Anybody think of calling 911?

It's the elasticity of demand, stupid!

A blogger alert to errors in elementary economics may work from sun to sun, but journalists will see that the work is never done. Such as this from Thomson Reuters Foundation's Kieran Guilbert;
Thousands of foreign workers on United States government overseas contracts have paid large recruitment fees to secure their jobs, according to a watchdog, raising fears of human trafficking in Iraq, Afghanistan and Gulf states.
....Thomas Melito, director of International Affairs and Trade Issues at GAO, said there was a concern that not clearly defining what constitutes a recruitment fee allowed "too much room for interpretation".
The report found that fees paid by workers included the cost of plane tickets, lodging, passport and visa fees and medical screening, among other expenses.
"If a worker needs a passport to go overseas to work, all companies charge a fee for that. Is it considered a recruitment fee or not, that's unclear. The worker will also need a visa, and who pays for that?" Melito told the Thomson Reuters Foundation by phone from Washington.
"The danger of not being clear on fees and transactions is that it creates potential loopholes, which can be exploited," Melito added.
Let's take a little trip to the NBER, and learn about tax (in this case, fee) incidence from Larries Kotlikoff  and Summers;
Prices of goods and rewards to factors [like labor] are altered by taxes [and fees]. In assessing the incidence...it is necessary to take account of these effects. Changes in prices can lead to the shifting of taxes [and fees]. Thus, for example, a tax on the hiring of labor by business may be shifted backwards to laborers in the form of lower wages or forward to consumers in the form of higher prices. ...it is an analytical characterization of economic equilibria.... [bold by HSIB]
In short, just because there's a law stating that X must pay a fee, supply and demand will ultimately shift the burden to whomever is best positioned to actually pay it.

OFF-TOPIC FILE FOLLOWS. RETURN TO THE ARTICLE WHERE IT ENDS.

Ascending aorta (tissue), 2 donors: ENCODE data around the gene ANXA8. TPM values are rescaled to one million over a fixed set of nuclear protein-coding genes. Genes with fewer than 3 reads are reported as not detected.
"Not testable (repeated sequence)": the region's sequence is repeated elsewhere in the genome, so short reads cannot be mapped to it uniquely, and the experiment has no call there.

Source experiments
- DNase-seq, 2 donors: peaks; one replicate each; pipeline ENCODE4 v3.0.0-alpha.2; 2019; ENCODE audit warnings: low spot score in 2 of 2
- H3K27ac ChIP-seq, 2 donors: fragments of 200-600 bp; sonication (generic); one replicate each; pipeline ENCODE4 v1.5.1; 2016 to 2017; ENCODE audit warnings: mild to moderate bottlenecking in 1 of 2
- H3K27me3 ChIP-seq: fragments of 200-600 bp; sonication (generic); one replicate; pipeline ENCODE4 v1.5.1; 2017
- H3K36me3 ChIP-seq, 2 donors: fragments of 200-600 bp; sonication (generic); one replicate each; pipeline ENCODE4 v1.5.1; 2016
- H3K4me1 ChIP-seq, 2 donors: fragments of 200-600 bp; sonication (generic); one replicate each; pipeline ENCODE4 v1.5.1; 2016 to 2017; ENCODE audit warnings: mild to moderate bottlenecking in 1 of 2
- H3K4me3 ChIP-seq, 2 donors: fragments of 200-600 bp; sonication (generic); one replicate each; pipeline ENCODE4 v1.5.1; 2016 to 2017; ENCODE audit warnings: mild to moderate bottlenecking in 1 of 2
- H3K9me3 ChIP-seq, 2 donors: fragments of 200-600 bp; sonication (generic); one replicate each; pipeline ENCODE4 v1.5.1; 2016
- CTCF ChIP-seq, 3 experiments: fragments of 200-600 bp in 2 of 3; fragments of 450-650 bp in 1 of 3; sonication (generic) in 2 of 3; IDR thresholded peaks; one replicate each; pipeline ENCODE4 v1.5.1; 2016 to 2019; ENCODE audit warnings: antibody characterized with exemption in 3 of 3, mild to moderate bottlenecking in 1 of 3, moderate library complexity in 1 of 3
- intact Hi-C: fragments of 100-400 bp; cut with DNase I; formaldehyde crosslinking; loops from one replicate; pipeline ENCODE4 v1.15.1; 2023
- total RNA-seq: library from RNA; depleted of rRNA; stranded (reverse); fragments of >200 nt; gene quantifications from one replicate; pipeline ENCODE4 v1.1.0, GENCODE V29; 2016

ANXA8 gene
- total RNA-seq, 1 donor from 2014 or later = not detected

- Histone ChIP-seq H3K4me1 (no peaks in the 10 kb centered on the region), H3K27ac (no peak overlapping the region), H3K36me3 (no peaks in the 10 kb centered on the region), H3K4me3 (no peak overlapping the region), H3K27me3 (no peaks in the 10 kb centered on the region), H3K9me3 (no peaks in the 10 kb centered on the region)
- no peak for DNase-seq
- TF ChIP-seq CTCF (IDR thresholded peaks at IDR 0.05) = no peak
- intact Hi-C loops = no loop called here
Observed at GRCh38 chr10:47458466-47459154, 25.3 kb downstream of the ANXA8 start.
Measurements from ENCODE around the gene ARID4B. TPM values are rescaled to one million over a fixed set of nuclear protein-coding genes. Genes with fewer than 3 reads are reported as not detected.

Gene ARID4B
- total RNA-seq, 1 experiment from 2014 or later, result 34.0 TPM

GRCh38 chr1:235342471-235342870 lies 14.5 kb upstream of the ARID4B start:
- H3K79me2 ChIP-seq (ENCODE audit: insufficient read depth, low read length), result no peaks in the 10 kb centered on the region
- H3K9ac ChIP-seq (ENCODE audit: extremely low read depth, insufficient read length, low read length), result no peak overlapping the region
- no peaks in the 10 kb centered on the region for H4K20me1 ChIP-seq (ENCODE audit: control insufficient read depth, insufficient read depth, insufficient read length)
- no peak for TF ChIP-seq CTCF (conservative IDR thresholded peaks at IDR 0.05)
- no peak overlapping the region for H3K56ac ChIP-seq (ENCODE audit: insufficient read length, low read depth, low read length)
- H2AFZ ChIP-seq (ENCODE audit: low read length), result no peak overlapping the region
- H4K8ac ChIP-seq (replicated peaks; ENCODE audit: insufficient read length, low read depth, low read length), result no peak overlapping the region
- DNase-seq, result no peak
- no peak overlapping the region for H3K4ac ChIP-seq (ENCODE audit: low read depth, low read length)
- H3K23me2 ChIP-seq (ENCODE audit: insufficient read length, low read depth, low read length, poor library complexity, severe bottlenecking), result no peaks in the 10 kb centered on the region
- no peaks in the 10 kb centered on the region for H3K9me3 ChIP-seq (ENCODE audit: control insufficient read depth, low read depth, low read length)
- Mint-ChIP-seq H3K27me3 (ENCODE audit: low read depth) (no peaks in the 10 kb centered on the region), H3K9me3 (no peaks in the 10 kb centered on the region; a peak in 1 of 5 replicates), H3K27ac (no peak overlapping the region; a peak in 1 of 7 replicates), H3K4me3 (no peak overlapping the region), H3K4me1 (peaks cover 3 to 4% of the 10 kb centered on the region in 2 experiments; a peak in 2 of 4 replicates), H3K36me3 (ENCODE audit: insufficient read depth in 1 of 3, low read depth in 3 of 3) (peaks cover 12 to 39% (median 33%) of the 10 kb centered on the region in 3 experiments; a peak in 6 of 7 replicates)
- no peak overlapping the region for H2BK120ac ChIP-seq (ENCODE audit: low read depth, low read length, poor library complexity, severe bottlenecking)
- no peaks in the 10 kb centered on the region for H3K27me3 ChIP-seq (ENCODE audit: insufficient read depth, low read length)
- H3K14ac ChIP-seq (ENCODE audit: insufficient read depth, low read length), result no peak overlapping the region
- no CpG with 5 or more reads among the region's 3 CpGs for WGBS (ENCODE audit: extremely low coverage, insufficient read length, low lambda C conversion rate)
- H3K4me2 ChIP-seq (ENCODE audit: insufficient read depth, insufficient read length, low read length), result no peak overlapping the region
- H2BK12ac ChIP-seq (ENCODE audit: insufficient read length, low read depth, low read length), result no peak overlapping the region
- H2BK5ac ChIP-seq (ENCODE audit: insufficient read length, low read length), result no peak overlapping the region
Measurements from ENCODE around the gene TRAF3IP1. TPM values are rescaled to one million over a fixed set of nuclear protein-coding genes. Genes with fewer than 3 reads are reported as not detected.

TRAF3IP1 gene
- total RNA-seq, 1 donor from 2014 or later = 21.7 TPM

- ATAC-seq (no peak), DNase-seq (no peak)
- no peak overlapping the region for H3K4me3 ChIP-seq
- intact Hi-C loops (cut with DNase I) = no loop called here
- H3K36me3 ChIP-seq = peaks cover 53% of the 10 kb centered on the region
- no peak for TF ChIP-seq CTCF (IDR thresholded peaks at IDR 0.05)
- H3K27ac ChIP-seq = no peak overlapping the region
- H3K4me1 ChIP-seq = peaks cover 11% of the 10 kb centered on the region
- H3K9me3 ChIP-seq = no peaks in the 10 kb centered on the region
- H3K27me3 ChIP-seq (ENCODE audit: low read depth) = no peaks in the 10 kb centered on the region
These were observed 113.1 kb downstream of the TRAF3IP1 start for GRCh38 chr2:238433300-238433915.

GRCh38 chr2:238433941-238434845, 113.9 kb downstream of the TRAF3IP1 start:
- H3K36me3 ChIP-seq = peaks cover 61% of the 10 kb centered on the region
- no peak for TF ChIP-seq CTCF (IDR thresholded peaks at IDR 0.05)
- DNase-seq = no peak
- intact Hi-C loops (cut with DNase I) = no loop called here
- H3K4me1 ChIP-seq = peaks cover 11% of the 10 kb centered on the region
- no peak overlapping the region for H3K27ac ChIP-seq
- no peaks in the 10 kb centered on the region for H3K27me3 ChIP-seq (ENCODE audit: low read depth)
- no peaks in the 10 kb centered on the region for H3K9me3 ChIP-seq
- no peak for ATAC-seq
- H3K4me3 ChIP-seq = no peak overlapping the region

Trial Lawyers' Mayor of the Year Award to be announced

Or so we'd surmise, if there was such an award;
New York incurred a record $732 million in legal costs in the last fiscal year, mostly from claims of police abuse, negligence and hiring discrimination, expenses that accelerated under Mayor Bill de Blasio.
The amount accrued in settlements and judgments in the 12 months ended June 30 increased by 40 percent, according to the comptroller’s annual report released last month. The total represents almost 1 percent of the city budget, more than New York spends on parks, recreation and libraries combined. In the previous three years, legal costs averaged $590 million.
According the the article in Insurance Journal by Harry Goldman, the majority of that increase came after new mayor Bill de Blasio was sworn in in January of this year.
Carol Kellermann, president of the Citizens Budget Commission, a business-backed watchdog, said the new administration may not be conservative enough when it comes to using taxpayer money for legal settlements.
“It’s a dramatic increase that’s worrisome because it indicates the new administration may be evaluating cases differently,” Kellermann said. “You walk a fine line between cleaning up backlog and giving New Yorkers the message that you can sue and get a windfall.”
 Bold, in the above, by HSIB.